“The K10 robot was employed in these tests in order to evaluate the added value of robotic reconnaissance of a planetary landscape prior to sending humans into the field for scientific research,” says Hodges. “While the final field test results are not yet in, I think that my collaborators and I are extremely pleased with the exercise and looking forward to further tests. For example, we are also using K10 for follow-up work after human exploration. In that case, our analogue study site is in a bit farther afield: the high Arctic of Canada. Perhaps we’ll also deploy K10 for this purpose next year at the Desert RATS tests.”
New wheels for a new generation of exploration
LER, the next-generation rover, is an all-electric vehicle with 12 wheels. A little bigger than a Humvee, the LER was built for extreme exploration. The frame of this mobile base camp was developed in conjunction with an off-road race truck team, making it able to travel hundreds of kilometers over rugged terrain. Its wheels can move sideways in a “crabbing” motion, one of many features that make it skilled at scrambling over rocks. During the mission, LER was able to climb slopes on the lava flow that the team’s SUV chase vehicles couldn’t handle. Remarkably, the advanced suspension and drivetrain of the LER allows it to perform such feats using only 20 horsepower, an order of magnitude less than the standard off-road vehicles it left in the dust.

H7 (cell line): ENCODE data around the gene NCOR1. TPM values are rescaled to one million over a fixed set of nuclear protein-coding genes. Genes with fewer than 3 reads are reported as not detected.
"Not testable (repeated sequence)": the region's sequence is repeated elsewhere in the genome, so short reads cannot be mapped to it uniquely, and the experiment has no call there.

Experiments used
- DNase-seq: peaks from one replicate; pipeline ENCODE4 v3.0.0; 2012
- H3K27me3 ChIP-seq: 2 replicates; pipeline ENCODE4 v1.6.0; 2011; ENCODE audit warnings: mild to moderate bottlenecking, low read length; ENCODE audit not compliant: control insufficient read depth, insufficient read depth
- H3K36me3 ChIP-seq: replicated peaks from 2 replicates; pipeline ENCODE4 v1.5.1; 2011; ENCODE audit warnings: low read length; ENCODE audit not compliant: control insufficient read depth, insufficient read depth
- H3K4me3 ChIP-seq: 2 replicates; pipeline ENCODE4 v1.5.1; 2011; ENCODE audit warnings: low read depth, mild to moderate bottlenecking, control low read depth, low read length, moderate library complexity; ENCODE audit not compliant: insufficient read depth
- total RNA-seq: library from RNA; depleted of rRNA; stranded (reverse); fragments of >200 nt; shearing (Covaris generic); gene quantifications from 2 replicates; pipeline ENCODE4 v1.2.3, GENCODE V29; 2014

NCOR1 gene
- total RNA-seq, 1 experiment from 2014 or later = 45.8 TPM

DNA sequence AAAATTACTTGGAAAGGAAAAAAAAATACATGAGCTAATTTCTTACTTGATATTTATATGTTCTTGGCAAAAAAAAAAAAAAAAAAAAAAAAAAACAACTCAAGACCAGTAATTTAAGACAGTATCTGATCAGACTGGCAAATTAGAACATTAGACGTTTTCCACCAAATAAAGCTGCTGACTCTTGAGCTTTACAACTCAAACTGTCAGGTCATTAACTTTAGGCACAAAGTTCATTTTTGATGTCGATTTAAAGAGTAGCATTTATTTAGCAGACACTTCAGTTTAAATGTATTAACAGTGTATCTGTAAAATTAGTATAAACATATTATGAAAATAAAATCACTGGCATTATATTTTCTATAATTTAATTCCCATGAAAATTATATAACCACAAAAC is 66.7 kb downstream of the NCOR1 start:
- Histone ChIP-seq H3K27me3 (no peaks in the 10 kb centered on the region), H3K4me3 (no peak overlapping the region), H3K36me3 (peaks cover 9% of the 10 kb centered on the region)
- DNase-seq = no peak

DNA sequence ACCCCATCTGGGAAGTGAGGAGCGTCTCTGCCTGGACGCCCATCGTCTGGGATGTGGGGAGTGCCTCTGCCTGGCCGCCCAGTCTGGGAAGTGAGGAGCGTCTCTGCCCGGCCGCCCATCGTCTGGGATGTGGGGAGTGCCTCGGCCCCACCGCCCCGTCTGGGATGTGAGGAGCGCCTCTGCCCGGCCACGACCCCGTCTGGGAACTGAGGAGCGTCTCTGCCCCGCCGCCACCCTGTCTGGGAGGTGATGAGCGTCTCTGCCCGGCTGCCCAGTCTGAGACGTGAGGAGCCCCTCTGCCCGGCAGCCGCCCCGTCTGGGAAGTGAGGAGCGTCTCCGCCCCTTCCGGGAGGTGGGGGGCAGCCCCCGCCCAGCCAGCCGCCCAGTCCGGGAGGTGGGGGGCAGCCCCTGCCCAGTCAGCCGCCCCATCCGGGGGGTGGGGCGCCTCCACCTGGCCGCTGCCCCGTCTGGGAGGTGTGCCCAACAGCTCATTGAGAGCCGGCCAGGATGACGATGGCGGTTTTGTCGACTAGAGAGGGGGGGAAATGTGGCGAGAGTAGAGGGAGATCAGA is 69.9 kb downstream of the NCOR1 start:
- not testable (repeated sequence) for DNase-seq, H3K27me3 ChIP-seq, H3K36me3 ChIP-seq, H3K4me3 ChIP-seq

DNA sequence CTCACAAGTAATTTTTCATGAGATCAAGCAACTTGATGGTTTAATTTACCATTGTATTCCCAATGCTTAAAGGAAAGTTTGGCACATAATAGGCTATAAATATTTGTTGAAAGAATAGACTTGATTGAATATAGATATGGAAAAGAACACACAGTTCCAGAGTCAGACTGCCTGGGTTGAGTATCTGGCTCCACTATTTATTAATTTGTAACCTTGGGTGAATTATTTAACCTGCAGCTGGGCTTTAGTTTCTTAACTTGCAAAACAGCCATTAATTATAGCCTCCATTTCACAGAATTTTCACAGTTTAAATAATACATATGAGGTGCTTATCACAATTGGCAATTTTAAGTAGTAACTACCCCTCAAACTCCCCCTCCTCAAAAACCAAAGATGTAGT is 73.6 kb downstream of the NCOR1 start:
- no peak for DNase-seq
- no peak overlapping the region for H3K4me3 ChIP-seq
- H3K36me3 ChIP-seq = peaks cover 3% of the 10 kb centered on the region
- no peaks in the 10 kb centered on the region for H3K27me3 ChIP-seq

If that isn’t enough to make the Apollo-era astronauts envious, LER is also capable of housing two astronauts for up to two weeks with sleeping and sanitary facilities. It is equipped with a time- and space-saving concept called suit ports, designed to allow astronauts to quickly enter and exit their EVA suits via a rear-entry hatch.
“Unlike during the Apollo Program where the astronauts had to drive their lunar rover wearing space suits,” says Rice, “this new manned lunar rover concept with its pressurized environment will allow the crew to drive wearing more comfortable clothing and not be stuck in a space suit.”
NASA has not yet confirmed the technologies that will be used in future lunar missions, but with the successful testing of analogue systems and procedures in simulated environments here on earth, we move one step closer to a sustainable human presence on the moon.
The Desert RATS tests have been held for more than a decade, as engineers from NASA centers work with representatives from industry and academia to determine what will be needed for human exploration of the moon and other destinations in the solar system. It is the culmination of the various individual science and advanced engineering discipline areas’ year-long efforts. This year’s work built on the investigations of previous years and increased the scope and length of the tests.